OA affects more than 27 million Americans, most of whom are older than 45 years, and is the most common joint disorder throughout the world. Osteoarthritis is often called the wear-and-tear disease, but research demonstrates that the breakdown in the articular cartilage is due to mechanical, biochemical, and cellular factors. There is a genetic susceptibility, and OA occurs more frequently in women older than 50. In the upper extremity, the joints that are most symptomatic are the distal interphalangeal (DIP) joints and the first carpometacarpal (CMC) joint ( Fig. 103-1 ). In the lower extremities, the knees and hips are commonly affected. If the patient needs to use a walker or crutches due to lower extremity pain, this activity can put additional stress on the hands.
Systemic Lupus Erythematosus
SLE is one of the autoimmune connective tissue diseases characterized by inflammation, fatigue, and blood vessel abnormalities. In the United States it is estimated to affect 161,000 to 322,000 adults. Patients with SLE exhibit a characteristic rash, which can occur on the face (butterfly rash), between the interphalangeal (IP) joints of the digits, the trunk, and the upper extremities. There is also a tendency toward Raynaud’s phenomenon. The connective tissue involvement resembles RA in that it is symmetrical, with 10% developing nonerosive MCP joint ulnar deviation of the digits referred to as Jaccoud’s arthropathy.
PA is a condition that combines an inflammatory form of arthritis with psoriasis. Prevalence rates in the United States are estimated at 101 per 100,000. Clinically, PA may resemble RA but psoriatic skin lesions, nail changes (pitting), and DIP joint involvement assist in making the diagnosis. Moll and Wright categorized several clinical patterns of PA, which are outlined in Table 103-2 . Psoriasis precedes the arthritic symptoms in most of the cases. Some patients report a delay in obtaining a diagnosis that connects their psoriasis to psoriatic arthritis. A rare form of PA is arthritis mutilans, which can result in severe bone shortening and joint instability.
|Group I (Moll and Wright 1973)
|Predominantly DIP Joint Involvement
|Swelling of the DIP and Lifting of the Nail (Onycholysis)
|Osteolysis (bone absorption) of the phalanges and metacarpals with shortening, telescoping of the digits, and instability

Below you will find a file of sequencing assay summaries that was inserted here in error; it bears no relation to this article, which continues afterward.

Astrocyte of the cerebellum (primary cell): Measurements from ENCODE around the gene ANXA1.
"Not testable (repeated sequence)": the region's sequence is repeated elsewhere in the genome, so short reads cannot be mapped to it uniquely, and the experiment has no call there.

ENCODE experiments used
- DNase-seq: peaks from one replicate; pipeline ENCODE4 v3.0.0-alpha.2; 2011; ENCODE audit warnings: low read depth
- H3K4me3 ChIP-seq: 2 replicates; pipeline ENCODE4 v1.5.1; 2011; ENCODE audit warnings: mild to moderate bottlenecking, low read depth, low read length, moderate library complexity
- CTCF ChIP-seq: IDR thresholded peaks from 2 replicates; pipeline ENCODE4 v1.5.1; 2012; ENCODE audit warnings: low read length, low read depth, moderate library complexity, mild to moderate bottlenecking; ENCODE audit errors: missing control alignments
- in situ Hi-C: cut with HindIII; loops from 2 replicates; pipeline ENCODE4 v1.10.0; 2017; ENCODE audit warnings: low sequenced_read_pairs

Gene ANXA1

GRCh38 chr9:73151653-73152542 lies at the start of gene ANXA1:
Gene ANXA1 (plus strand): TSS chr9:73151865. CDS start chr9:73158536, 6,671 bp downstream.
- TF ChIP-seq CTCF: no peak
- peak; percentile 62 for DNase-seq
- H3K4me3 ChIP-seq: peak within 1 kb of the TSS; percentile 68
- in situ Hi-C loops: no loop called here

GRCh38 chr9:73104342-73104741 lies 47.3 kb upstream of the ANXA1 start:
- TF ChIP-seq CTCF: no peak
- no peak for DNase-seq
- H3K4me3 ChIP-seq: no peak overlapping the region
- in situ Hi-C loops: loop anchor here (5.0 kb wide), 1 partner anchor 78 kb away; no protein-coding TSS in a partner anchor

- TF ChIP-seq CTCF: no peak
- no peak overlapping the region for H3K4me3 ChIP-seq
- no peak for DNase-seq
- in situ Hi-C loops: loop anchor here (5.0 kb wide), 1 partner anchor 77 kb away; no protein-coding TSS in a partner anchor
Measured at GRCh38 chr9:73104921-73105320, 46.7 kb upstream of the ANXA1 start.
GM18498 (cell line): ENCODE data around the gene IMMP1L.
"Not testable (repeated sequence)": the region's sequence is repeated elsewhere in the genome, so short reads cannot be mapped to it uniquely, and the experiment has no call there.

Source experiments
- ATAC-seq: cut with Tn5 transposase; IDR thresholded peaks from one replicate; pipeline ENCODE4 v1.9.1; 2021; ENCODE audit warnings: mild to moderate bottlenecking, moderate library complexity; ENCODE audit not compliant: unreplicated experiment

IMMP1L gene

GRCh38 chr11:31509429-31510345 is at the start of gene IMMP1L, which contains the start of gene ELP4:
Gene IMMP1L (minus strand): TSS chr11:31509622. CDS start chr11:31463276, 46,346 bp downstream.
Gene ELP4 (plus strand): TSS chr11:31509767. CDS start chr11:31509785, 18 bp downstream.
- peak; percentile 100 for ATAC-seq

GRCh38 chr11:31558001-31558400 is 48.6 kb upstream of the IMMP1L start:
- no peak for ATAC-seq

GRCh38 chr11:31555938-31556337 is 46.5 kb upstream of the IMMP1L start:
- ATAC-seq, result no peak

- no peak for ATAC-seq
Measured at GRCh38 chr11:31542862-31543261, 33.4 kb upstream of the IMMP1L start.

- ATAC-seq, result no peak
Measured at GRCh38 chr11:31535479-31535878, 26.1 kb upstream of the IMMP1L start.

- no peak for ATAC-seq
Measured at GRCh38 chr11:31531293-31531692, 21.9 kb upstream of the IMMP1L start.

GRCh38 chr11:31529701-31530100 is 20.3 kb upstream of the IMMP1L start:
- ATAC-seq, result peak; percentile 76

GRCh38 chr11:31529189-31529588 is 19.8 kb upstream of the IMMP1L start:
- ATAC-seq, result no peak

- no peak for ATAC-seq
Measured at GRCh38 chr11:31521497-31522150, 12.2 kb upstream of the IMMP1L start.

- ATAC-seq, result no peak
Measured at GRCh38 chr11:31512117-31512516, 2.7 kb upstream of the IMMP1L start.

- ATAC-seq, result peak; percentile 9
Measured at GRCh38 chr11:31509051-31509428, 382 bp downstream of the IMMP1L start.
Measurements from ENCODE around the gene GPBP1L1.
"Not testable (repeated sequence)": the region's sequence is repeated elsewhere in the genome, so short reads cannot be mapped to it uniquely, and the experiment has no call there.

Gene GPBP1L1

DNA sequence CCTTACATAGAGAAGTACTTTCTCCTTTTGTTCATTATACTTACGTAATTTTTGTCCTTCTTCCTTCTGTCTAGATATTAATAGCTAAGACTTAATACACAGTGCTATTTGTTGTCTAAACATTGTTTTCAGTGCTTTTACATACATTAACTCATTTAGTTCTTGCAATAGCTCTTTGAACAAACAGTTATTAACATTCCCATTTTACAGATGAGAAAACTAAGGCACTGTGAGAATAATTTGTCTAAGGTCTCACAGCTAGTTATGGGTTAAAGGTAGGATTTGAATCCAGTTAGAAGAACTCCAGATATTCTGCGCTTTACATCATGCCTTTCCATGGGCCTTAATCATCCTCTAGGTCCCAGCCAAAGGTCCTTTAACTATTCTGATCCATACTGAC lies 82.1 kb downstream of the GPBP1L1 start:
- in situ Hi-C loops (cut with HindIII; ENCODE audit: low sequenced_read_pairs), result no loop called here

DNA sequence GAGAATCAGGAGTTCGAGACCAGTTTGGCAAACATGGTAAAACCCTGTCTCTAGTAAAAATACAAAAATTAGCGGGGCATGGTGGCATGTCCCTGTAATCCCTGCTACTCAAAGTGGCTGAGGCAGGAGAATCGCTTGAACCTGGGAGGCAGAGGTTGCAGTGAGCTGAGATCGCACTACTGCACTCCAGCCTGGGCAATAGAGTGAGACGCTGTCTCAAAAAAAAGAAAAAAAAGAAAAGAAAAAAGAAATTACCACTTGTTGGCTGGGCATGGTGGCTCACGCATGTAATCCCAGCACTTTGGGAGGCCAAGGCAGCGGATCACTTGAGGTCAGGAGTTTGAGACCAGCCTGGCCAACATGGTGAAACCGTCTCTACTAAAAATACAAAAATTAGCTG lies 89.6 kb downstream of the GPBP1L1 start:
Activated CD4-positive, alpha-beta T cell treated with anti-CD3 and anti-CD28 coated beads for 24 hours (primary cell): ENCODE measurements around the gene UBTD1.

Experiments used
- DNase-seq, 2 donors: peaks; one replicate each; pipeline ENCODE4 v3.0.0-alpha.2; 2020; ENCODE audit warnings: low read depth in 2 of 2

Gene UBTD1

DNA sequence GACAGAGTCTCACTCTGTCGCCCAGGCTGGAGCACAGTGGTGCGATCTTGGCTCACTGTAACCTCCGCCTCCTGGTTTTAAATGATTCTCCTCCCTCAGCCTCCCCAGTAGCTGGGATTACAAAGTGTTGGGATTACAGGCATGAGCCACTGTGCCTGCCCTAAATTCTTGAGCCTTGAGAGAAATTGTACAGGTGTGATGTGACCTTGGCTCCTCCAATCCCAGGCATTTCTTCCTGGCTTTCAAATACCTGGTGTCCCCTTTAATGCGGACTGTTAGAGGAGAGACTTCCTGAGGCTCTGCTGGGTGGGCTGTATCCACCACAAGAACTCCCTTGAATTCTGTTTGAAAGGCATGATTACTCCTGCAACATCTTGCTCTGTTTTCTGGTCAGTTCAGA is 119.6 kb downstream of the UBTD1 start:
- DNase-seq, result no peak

|Similar to RA with the exception of a higher frequency of DIP joint involvement
|Sacroiliitis and splondylitis
Scleroderma, or Systemic Sclerosis
SS is an autoimmune disease characterized by degenerative, inflammatory, and fibrotic changes that affect multiple internal organs, muscles, joints, tendons, blood vessels, and the skin. Prevalence rates in the United States are currently estimated at 49,000. The first sign of progressive skin hardening or thickening is often noted at the digits. Ulcers can be evident at the PIP joints and at the tips of the digits. Hand deformities can progress to MCP joint extension with PIP and DIP joint flexion. Changes to the nail folds may include dilated capillary loops or small hemorrhages. The reader is referred to Chapter 111 , Chapter 112 for more complete information on this topic.
Examination includes inspection for the effects of the disease process on the arthritic hand and wrist with particular note made of joint deformities, skin condition, inflammation, and nodules and nodes. Also included is palpation to localize areas of tenderness and pain and to identify grating or crepitus; and an assessment of joint stability, ROM, and strength. Equally important is the assessment of how the arthritic condition has affected the individual’s occupational functioning. It is important to look at the client holistically and not just the hand in isolation when completing the examination.
Palpation and Skin Observation
Grating or crepitus evident with joint compression can be indicative of damaged cartilage. For example, the grind test at the CMC joint involves compressing the joint, while gently rotating the base of the metacarpal on the trapezium ( Fig. 103-2 ). Pain or crepitus at the CMC joint is generally considered a positive finding. Grating or crepitus during active range of motion (AROM) may be palpated or heard as a crunching or popping sound. Volar palpation of the flexor tendons at the A1 pulley while the patient flexes and extends the digits ( Fig. 103-3 ) may reveal tendon thickening, triggering, or periodic locking of the digit in flexion, which is indicative of flexor tenosynovitis. Examination of the skin’s condition should include color and temperature, and areas of swelling should be noted. Characteristic skin conditions vary with each condition and are outlined in Table 103-3 .
|Common Skin Conditions
|Treatment Considerations for the Hand
|Systemic lupus erythematosus
|Initial edema that progresses to tight coarse thinning skin, fibrosis, loss of hair, reduced sweating, and digital ischemic ulcers
Nodules and Nodes